Wednesday, May 16, 2012

Living in the Shadow of the Hawk

I live in a thickly wooded area and my backyard is home to many critters. Last week we had a very noisy skirmish between the possum clan and red fox tribe that drew Spouse from his nice warm bed to screech like a banshee and whack a baseball bat against the metal door at 3 am. 

His little performance did produce a temporary truce, but by the next morning a casualty of war ended up beneath our porch drawing flies.

Death is part of nature's cycle, I know, but I don't want to smell it beneath my floor boards. Or witness it either.

Which is why I've developed a strong aversion to hawks. We have 'em by the squadrons around here, dozens at a time cruising for prey, honing in on the innocent baby squirrels and sweet birdies that call my yard home.

All my little furry babies will be scampering about, tweeting merrily, playing chase up and down tree trunks or frolicking across wooden fences when they suddenly freeze. A dark shadow passes over the yard as a menacing  hawk stalks overhead. Suddenly everyone dashes for cover, but not before the lightning-quick carnivore swoops down and snatches one of my poor babies away, squealing in terror.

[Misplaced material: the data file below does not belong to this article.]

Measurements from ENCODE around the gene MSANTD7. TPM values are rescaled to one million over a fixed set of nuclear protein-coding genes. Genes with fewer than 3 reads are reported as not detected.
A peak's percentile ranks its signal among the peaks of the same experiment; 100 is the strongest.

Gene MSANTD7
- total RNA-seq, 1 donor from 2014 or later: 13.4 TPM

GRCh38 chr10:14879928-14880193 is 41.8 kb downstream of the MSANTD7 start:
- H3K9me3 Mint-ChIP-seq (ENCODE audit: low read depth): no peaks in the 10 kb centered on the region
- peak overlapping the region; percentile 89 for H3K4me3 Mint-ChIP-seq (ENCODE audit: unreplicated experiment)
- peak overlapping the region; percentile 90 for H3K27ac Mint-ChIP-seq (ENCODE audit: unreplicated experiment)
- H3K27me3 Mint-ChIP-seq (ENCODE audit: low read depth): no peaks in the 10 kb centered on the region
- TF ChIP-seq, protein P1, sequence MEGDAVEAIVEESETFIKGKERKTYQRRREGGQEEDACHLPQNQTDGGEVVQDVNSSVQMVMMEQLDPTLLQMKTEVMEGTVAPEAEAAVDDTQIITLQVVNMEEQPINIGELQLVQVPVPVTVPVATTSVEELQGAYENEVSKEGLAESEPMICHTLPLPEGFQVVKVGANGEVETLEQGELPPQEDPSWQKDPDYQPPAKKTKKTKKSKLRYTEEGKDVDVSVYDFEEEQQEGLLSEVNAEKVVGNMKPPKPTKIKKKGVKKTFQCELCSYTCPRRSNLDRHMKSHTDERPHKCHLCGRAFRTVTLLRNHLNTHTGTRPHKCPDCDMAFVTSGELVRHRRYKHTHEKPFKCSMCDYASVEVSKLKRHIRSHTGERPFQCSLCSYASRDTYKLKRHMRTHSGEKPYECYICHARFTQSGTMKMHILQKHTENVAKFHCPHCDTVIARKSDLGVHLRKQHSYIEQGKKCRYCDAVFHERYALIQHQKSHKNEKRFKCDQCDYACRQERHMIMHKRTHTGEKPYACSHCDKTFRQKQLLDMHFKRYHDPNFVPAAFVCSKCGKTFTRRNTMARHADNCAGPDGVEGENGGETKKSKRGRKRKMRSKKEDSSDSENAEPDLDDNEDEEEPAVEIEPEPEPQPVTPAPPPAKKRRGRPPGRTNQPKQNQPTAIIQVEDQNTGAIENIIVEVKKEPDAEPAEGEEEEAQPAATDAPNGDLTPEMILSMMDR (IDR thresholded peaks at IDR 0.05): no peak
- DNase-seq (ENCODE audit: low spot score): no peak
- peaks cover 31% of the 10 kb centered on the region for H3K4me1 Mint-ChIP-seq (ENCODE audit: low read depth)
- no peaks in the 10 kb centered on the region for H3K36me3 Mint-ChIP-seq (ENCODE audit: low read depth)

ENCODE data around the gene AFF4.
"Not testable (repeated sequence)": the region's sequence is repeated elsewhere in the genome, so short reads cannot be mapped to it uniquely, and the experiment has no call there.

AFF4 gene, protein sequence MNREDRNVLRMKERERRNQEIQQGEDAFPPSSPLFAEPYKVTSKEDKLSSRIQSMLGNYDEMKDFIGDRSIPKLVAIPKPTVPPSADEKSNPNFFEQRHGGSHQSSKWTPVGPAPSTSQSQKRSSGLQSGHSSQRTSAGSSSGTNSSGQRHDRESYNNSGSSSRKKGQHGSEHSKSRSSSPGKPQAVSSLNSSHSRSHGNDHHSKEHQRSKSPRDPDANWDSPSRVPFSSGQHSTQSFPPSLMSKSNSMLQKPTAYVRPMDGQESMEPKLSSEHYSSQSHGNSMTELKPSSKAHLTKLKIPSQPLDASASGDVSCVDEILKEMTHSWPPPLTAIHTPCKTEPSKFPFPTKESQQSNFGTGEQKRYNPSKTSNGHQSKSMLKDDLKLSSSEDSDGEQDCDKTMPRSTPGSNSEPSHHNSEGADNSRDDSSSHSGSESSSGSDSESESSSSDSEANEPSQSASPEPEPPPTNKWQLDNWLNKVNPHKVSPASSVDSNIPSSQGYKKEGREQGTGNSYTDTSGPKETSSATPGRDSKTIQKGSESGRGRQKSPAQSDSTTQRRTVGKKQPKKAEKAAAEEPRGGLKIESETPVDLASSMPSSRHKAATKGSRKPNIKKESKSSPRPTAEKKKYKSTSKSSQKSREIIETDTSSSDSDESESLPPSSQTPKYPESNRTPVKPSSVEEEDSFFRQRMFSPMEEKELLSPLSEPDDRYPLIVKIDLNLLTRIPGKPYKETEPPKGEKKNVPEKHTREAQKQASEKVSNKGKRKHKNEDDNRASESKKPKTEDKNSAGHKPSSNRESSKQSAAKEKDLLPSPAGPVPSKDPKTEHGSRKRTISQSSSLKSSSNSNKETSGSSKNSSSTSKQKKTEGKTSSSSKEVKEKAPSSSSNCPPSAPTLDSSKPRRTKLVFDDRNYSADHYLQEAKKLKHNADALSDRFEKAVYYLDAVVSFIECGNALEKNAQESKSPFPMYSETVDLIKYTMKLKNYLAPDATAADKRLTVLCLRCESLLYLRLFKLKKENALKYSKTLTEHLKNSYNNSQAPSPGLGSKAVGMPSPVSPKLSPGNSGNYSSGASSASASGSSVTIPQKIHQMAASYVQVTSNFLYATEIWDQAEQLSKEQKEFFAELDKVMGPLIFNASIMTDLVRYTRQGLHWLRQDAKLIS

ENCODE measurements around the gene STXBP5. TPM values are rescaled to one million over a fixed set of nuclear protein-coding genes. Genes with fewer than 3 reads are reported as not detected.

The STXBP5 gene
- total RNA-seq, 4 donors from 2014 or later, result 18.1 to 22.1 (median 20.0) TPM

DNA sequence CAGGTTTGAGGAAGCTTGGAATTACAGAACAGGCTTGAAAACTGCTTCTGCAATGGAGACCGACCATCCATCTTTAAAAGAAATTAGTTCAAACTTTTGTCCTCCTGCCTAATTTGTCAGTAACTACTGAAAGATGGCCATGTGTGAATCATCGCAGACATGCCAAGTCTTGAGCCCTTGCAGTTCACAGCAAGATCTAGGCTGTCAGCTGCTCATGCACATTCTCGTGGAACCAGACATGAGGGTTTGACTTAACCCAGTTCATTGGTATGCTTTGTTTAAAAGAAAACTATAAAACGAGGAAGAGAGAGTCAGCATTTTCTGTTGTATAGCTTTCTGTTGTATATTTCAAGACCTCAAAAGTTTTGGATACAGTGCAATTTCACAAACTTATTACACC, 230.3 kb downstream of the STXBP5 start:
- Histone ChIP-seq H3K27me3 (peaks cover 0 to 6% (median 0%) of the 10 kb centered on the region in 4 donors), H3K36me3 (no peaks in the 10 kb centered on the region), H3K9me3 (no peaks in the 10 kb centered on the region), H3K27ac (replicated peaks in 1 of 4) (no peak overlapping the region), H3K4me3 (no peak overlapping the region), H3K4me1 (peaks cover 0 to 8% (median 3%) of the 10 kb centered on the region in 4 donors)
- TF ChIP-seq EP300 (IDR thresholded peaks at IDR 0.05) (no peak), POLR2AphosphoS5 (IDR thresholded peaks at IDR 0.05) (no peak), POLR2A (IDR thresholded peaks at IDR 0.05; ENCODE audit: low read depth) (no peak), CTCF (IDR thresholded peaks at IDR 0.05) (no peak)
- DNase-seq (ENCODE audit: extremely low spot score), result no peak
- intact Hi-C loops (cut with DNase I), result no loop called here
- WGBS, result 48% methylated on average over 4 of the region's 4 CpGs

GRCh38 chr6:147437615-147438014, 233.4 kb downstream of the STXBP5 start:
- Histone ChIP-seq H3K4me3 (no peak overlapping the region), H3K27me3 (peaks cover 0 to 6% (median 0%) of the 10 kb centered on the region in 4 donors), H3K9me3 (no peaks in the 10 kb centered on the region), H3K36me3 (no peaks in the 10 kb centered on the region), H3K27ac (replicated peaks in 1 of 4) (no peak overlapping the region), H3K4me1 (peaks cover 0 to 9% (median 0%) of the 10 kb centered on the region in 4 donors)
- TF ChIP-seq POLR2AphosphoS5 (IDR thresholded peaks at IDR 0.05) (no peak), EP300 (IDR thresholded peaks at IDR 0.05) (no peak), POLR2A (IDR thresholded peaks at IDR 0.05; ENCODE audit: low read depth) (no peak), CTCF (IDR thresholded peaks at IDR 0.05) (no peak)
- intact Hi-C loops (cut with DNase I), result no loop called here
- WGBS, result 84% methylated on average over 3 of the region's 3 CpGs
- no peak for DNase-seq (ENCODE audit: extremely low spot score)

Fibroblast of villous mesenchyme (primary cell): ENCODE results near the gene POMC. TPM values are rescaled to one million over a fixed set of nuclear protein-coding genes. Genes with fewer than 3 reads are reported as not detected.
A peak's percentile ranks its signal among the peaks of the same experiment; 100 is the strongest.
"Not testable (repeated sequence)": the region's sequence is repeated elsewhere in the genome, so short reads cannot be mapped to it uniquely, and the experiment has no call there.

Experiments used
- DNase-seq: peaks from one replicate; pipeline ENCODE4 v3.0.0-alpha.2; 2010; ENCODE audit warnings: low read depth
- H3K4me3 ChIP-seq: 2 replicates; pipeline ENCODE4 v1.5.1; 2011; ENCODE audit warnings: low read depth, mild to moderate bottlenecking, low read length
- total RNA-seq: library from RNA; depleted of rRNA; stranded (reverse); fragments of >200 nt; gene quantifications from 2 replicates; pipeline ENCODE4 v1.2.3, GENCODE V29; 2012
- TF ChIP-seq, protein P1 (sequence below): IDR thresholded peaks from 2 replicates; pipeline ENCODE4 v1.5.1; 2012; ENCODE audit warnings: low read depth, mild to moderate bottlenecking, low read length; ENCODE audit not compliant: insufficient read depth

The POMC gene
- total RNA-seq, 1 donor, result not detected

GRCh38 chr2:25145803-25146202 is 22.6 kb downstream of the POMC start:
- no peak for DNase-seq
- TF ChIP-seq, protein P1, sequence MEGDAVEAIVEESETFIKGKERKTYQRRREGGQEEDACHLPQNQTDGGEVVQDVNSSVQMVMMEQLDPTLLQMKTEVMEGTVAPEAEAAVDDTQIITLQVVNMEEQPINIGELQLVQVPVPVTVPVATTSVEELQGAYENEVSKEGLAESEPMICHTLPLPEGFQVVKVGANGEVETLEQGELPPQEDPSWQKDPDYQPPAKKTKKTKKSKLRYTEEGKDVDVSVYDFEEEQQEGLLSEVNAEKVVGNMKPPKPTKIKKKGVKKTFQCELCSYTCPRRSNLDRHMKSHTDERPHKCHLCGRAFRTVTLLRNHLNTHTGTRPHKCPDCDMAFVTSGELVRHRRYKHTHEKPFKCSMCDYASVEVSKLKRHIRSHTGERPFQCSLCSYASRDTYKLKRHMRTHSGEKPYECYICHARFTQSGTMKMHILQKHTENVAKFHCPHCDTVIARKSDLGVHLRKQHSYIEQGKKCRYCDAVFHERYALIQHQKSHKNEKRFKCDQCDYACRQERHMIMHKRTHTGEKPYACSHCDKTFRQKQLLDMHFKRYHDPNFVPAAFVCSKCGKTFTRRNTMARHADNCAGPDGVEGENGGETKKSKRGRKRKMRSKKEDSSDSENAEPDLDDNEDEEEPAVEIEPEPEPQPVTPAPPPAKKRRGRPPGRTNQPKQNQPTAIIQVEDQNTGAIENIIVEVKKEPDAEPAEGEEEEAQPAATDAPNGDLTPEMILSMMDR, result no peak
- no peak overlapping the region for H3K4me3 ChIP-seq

When the ominous shadows begin crossing the yard, I've tried yelling, banging pans with a metal spoon, even chasing them with a stick. But nothing deters the determined winged predators.  I've even seen one buzz the Maltese next door, swooping down low enough to cause the little dog's white hair to fly up.

So my woodland friends have learned to fear the shadow of the hawk.

I suppose I've become more introspective since I've been writing a book about fear, but it occurred to me today that many people live in the shadow of a hawk, too. Maybe not of the flesh and feather variety, but nonetheless a predator that instills fear in us by its deadly beak and razor-sharp talons. For some, it's constantly cruising overhead, casting its fearful shadow that immobilizes momentum and steals joy.

Hawks can be unemployment, fear of disease or illness, rejection, loss of looks, or even loneliness. Long-time conflicts, dread of pain, the unknown future can loom large over our heads, making us worry constantly that this hawk or that one will swoop down when we least expect it and snatch us away.

I'm tired of cowering in fear in the shadow of my personal hawks. So I'm thinking of getting a BB gun.
Or maybe a bow and arrow. Or a cruise missile.

What do you think? What type of weapon would be the best protection when the shadow of the hawk darkens your path?

No comments: